On March 29, 2016, Judge William H. Orrick III denied certification of a class of California tea drinkers because the named plaintiff failed to put forth a viable damages model and is not entitled to injunctive relief. The case, Khasin v. R.C. Bigelow, Inc., Case No. 12-cv-002204 (N.D. Cal.) centered on plaintiff’s allegations that Bigelow’s labels for its green tea products are deceptive because they misleadingly tout the benefits of healthy, powerful antioxidants but do not contain the sufficient nutritional content and antioxidants to make such claims. Bigelow asserted that there was no reliable way to determine class membership because it rolled out changes to all of its green tea labels in 2013 and had no means of tracking which retailers sold inventory under the older labels at any point in time.
Applying Comcast Corp. v. Behrend’s requirement that a plaintiff must demonstrate that “damages are capable of measurement on a classwide basis,” the Court firmly rejected the plaintiff’s attempt to certify a damages class under Rule 23(b)(3). The Court characterized the plaintiff’s full refund method of calculating restitution as “too implausible” to pass muster. Notably, to attribute a value of $0 to the green tea products would ignore the fact that purchasers benefited from the enjoyment, nutrition, caffeine intake, and hydration caused by consuming the products. Accordingly, because the plaintiff’s damages model did not “determine the price premium attributable only to Bigelow’s use of the allegedly misleading claim,” the full refund method was an inappropriate damages model. The Court likewise dismissed the plaintiff’s arguments for actual and nominal damages, holding that the plaintiff was not entitled to nominal damages and “failed to provide a viable theory for calculating damages . . . that would be tied to his theory of liability.”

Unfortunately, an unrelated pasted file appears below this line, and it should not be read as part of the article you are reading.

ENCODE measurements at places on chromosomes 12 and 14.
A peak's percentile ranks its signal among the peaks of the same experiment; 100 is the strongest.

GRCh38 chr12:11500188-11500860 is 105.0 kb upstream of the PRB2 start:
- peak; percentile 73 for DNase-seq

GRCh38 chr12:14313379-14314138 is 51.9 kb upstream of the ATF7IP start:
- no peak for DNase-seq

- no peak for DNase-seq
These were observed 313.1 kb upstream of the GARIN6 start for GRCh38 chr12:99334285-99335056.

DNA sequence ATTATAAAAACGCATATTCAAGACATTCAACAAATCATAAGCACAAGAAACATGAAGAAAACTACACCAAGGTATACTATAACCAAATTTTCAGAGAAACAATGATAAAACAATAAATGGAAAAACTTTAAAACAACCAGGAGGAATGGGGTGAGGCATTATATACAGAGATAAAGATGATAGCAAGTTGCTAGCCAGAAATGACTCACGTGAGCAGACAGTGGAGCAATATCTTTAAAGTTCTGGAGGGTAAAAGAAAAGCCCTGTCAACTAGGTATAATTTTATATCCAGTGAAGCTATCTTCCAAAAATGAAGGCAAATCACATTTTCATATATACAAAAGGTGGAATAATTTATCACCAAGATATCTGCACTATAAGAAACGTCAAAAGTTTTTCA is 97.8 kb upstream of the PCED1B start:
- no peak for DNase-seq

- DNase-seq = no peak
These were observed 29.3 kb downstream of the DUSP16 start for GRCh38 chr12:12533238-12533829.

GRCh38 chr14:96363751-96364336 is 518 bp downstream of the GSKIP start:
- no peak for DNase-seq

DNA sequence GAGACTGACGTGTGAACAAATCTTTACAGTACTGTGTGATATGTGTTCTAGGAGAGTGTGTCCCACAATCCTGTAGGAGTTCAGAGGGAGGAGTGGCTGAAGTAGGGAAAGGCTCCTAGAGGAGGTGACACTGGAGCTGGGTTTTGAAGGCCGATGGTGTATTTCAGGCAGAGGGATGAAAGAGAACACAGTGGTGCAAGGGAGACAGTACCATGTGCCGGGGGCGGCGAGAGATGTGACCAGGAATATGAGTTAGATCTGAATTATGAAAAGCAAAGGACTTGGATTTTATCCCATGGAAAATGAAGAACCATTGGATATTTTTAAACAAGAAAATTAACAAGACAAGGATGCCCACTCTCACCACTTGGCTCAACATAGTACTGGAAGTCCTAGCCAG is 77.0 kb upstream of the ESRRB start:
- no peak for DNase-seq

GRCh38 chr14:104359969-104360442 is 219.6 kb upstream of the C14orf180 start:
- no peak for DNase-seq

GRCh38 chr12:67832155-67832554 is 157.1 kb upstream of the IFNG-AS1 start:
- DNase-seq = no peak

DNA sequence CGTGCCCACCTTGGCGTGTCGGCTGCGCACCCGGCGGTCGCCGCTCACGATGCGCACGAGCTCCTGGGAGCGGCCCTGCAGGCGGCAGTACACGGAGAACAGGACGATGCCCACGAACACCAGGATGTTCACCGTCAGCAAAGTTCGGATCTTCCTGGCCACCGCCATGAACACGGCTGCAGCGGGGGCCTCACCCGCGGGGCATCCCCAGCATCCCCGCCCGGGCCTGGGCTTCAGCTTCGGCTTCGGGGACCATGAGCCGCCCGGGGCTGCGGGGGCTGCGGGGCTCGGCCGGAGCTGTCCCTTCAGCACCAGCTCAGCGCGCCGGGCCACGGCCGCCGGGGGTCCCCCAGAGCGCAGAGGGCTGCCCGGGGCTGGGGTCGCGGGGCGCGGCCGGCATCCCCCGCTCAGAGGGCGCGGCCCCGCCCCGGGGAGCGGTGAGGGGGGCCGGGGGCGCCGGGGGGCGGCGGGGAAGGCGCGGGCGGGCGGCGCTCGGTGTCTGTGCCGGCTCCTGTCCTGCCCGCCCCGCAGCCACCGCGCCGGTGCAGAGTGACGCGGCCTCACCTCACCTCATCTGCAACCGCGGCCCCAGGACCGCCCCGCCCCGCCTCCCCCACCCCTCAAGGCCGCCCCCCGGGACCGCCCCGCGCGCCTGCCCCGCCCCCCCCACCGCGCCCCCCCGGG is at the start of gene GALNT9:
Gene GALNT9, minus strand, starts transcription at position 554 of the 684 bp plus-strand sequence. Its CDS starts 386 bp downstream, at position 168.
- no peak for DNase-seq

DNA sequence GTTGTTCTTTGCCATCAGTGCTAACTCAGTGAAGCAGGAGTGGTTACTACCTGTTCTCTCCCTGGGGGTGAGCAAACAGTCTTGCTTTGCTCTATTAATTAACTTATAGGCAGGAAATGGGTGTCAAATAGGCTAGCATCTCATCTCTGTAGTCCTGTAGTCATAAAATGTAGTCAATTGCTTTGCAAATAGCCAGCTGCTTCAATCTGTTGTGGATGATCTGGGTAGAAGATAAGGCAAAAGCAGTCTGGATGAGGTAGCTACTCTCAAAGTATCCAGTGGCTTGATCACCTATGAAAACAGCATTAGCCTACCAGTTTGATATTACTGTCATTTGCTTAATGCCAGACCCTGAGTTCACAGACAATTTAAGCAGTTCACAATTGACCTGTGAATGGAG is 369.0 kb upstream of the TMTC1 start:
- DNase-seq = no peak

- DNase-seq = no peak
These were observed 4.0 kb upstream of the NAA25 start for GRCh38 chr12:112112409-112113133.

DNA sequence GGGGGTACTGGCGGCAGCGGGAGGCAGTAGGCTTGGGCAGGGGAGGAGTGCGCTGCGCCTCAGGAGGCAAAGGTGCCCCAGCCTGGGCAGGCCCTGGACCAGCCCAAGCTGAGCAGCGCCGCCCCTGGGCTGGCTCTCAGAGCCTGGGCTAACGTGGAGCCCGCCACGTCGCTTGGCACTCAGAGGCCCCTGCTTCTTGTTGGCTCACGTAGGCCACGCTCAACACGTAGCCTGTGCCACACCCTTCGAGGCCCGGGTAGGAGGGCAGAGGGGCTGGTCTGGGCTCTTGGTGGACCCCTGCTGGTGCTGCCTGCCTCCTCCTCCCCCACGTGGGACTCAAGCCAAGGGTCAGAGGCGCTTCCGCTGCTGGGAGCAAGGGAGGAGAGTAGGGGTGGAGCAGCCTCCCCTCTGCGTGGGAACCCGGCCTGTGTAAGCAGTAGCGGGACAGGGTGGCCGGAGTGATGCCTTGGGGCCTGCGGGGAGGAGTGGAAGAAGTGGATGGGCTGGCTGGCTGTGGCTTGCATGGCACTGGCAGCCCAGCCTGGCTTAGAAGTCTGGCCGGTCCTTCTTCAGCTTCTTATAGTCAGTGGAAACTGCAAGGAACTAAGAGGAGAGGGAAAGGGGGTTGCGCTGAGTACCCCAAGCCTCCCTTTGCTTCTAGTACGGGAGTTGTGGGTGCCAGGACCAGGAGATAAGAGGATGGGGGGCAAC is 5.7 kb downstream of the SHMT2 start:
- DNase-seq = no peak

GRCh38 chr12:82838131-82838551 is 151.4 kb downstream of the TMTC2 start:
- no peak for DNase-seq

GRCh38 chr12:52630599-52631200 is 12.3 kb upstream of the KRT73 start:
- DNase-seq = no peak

Finally, the Court held that the plaintiff could not “manufacture standing” to warrant certification for injunctive relief under Rule 23(b)(2). Plaintiff’s declaration stating he “would consider” purchasing Bigelow’s tea products in the future if their labeling complied with California law was “unsupported” and failed to show a “sufficient likelihood” of future injury. Thus, the Court denied plaintiff’s motion for class certification.
Interestingly, a growing trend in the Northern District of California has been to stay mislabeling cases pending the Ninth Circuit’s decisions in three mislabeling class actions: Jones v. ConAgra Foods, Inc., No. 12-cv-01633 (N.D. Cal. June 12, 2014) (appeal filed July 15, 2014); Brazil v. Dole Packaged Foods, LLC, No. 12-cv-01831 (N.D. Cal. Dec. 8, 2014) (appeal filed Dec. 18, 2014); Kosta v. Del Monte Foods, Inc., 308 F.R.D. 217 (N.D. Cal. 2015) (appeal filed Oct. 2, 2015). Here, however, rather than stay the case, both parties urged the Court to decide the class certification motion, ultimately resulting in a “win” for Bigelow. While a stay is often considered a safe and favorable outcome for defendants facing class certification, the Bigelow decision should remind manufacturers that tackling weak cases head on at the class certification stage can provide a meaningful opportunity to avoid lengthy, expensive, and protracted litigation.